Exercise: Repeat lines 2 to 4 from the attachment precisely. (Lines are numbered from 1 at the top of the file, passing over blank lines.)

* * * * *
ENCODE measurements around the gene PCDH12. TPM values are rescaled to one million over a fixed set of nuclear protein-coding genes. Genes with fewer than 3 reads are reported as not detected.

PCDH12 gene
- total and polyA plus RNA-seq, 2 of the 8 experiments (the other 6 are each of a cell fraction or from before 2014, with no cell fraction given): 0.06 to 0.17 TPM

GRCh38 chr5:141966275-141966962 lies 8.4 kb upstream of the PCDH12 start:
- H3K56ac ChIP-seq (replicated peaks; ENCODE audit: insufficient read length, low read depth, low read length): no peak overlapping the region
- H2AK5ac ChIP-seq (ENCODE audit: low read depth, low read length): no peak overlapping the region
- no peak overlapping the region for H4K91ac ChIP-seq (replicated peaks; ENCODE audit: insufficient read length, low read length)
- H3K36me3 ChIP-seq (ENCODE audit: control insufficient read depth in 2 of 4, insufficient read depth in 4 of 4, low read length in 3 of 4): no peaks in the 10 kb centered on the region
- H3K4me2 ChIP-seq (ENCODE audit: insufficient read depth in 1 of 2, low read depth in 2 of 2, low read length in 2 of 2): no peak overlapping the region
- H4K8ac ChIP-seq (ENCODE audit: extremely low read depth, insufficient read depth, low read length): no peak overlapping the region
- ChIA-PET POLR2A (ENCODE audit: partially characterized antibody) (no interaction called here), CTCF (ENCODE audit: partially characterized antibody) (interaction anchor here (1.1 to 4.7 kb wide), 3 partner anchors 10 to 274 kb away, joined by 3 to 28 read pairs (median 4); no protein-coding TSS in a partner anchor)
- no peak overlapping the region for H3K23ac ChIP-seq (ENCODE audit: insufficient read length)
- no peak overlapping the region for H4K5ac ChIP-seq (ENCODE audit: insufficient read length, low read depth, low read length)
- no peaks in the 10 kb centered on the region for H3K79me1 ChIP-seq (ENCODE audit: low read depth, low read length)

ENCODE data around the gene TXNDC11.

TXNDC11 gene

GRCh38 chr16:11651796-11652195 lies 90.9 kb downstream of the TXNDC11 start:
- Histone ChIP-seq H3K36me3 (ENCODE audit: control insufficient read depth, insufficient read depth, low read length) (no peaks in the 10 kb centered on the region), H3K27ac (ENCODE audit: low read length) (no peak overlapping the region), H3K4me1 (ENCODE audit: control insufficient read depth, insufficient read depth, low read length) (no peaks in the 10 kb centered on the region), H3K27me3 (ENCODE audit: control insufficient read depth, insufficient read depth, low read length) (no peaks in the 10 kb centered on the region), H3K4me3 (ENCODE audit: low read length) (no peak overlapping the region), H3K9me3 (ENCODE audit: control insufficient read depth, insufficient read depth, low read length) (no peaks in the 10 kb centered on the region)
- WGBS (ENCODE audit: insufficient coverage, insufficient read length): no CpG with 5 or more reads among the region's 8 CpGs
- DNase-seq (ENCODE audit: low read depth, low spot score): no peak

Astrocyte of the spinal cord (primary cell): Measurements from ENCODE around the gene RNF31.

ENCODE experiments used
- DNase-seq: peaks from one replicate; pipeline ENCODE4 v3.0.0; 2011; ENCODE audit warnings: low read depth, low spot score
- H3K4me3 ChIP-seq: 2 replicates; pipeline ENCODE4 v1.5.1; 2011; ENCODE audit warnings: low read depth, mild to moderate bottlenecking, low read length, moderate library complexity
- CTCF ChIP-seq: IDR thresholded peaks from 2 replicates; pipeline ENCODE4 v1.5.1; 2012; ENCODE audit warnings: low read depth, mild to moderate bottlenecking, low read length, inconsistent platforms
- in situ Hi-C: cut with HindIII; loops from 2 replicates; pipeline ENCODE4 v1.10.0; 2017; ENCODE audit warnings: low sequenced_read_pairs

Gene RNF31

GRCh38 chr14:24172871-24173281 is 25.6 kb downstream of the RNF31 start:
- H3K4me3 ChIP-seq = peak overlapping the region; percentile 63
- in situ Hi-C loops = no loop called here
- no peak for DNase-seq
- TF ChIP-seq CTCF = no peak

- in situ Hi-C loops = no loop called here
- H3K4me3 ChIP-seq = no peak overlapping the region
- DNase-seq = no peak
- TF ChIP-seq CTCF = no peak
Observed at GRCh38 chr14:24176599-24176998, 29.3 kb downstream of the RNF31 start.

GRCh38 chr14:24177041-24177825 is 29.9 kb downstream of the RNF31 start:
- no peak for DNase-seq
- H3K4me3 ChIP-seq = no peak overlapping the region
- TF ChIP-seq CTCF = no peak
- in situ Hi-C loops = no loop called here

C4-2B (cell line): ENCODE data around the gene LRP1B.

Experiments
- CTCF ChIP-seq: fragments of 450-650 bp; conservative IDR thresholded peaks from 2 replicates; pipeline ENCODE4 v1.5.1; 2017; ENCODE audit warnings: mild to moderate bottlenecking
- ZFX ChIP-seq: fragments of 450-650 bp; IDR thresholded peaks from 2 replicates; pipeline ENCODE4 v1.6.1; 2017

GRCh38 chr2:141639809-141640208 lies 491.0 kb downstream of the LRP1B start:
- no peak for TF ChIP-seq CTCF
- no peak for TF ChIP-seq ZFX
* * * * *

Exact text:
PCDH12 gene
- total and polyA plus RNA-seq, 2 of the 8 experiments (the other 6 are each of a cell fraction or from before 2014, with no cell fraction given): 0.06 to 0.17 TPM

GRCh38 chr5:141966275-141966962 lies 8.4 kb upstream of the PCDH12 start: